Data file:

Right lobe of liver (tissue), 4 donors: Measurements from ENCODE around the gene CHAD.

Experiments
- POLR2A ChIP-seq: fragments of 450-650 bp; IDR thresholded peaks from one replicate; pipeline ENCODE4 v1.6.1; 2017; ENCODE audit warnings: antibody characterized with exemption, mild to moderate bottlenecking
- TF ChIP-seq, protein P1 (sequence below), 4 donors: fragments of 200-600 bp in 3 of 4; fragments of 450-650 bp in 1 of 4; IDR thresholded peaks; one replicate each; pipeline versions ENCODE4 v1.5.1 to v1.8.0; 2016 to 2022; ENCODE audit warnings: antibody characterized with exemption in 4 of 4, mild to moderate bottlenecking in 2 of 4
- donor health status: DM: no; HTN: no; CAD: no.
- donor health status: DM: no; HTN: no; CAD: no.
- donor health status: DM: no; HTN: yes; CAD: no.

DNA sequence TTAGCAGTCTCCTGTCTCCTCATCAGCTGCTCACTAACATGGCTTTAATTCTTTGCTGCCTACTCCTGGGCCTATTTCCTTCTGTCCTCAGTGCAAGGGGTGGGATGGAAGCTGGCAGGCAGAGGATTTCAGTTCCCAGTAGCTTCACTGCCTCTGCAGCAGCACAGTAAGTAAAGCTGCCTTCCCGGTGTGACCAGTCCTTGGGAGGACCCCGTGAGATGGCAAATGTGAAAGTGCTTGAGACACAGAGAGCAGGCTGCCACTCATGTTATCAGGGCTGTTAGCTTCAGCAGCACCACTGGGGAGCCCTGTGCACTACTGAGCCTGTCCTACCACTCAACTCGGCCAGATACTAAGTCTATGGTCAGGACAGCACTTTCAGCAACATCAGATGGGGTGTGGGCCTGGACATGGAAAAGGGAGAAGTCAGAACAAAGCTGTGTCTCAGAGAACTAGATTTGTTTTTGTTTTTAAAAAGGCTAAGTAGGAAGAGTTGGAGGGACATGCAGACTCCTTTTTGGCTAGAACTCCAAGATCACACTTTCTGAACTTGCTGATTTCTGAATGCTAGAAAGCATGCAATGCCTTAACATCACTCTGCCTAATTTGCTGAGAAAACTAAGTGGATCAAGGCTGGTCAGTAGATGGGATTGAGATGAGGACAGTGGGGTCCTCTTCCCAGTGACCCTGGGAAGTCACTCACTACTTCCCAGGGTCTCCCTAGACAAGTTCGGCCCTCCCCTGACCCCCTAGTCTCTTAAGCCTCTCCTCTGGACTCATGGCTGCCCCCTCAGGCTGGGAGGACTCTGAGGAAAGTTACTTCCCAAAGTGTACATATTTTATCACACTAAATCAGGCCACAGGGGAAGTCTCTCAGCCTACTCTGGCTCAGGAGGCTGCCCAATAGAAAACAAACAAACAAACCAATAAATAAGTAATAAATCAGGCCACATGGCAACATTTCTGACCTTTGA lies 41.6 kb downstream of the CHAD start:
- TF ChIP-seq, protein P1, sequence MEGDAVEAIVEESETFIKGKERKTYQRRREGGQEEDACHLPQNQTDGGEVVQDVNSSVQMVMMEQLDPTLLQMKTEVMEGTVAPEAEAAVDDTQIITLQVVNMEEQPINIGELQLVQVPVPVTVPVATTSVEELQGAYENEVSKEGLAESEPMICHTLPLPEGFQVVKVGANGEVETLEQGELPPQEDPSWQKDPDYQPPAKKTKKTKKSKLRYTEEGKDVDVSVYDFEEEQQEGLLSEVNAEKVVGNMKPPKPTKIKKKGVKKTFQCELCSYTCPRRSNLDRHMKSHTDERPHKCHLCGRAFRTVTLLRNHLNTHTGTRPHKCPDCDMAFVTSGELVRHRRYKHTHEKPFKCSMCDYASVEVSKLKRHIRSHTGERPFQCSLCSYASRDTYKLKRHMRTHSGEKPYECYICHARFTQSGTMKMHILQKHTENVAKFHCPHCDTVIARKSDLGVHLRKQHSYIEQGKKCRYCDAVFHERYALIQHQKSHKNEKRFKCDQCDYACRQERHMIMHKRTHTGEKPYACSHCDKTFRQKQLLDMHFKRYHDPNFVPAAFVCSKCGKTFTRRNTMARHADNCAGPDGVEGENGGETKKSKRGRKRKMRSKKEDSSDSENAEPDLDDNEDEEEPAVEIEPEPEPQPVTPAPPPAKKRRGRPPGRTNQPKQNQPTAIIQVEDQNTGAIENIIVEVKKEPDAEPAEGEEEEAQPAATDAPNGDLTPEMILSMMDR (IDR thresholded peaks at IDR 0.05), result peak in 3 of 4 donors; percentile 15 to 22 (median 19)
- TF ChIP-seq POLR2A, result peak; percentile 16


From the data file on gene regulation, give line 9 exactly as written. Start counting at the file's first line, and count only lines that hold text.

- TF ChIP-seq, protein P1, sequence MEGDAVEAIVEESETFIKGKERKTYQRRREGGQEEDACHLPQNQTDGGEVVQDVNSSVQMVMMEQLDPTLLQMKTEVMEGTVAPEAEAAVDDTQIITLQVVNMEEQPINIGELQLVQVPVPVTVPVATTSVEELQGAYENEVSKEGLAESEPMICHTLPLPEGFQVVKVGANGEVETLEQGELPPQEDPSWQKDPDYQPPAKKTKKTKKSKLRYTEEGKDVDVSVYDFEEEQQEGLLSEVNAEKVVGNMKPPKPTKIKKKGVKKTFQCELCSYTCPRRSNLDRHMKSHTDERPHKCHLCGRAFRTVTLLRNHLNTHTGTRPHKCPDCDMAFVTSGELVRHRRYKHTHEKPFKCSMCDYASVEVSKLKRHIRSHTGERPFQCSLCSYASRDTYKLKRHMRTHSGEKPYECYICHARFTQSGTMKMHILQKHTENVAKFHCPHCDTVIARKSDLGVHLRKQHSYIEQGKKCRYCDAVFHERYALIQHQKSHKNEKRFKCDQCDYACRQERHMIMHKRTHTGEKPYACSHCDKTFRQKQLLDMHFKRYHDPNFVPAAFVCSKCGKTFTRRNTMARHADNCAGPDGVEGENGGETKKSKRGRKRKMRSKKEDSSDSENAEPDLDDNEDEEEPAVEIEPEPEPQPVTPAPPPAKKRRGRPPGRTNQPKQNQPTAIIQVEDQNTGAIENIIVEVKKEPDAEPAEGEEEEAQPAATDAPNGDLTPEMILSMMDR (IDR thresholded peaks at IDR 0.05), result peak in 3 of 4 donors; percentile 15 to 22 (median 19)